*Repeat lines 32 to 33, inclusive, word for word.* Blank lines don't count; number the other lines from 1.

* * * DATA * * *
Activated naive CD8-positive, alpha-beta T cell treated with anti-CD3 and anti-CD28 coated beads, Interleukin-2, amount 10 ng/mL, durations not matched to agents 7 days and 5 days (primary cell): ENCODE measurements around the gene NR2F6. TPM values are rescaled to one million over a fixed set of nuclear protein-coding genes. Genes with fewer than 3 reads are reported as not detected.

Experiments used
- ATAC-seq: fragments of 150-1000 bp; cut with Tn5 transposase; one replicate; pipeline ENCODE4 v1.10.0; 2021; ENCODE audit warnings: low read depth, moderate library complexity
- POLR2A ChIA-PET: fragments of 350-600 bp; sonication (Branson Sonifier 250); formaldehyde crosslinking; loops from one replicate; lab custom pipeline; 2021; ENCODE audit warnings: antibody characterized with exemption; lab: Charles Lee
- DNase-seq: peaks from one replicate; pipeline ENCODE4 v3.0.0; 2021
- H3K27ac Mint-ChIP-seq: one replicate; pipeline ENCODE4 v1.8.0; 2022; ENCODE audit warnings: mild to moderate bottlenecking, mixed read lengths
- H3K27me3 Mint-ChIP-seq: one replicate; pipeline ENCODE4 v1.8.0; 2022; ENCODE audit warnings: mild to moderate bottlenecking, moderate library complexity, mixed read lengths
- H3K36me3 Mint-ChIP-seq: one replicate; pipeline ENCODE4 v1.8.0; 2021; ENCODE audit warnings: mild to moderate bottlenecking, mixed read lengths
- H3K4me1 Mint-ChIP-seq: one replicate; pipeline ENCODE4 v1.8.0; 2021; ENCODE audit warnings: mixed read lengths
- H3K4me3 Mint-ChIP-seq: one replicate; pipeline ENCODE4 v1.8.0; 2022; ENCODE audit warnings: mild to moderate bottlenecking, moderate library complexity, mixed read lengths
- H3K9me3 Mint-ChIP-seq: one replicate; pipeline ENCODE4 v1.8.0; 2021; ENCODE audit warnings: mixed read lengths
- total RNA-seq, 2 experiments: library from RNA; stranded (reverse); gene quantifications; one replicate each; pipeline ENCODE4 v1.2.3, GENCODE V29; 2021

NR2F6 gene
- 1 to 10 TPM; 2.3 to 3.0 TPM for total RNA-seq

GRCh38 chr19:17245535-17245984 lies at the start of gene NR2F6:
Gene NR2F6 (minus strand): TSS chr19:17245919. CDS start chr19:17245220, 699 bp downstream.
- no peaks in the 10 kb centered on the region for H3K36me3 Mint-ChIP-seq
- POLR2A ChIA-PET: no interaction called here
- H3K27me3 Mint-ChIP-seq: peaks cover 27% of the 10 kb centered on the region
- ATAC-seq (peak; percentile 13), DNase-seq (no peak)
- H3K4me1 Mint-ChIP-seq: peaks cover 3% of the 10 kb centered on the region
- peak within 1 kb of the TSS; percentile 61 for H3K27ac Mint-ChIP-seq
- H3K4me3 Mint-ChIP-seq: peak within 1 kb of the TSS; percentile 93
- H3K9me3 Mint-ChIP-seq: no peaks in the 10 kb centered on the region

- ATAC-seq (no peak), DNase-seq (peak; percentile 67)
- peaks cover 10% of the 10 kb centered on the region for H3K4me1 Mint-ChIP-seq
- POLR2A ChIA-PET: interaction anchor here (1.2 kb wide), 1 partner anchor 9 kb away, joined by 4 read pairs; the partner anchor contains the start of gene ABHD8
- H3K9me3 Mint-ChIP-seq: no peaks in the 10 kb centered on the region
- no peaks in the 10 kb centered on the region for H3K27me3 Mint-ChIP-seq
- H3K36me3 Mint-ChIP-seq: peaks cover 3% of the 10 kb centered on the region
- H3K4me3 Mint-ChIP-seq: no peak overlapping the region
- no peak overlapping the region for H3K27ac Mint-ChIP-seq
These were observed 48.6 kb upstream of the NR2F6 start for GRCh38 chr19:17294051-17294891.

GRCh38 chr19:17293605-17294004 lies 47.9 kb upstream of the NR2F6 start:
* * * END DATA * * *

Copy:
- no peak overlapping the region for H3K27ac Mint-ChIP-seq
These were observed 48.6 kb upstream of the NR2F6 start for GRCh38 chr19:17294051-17294891.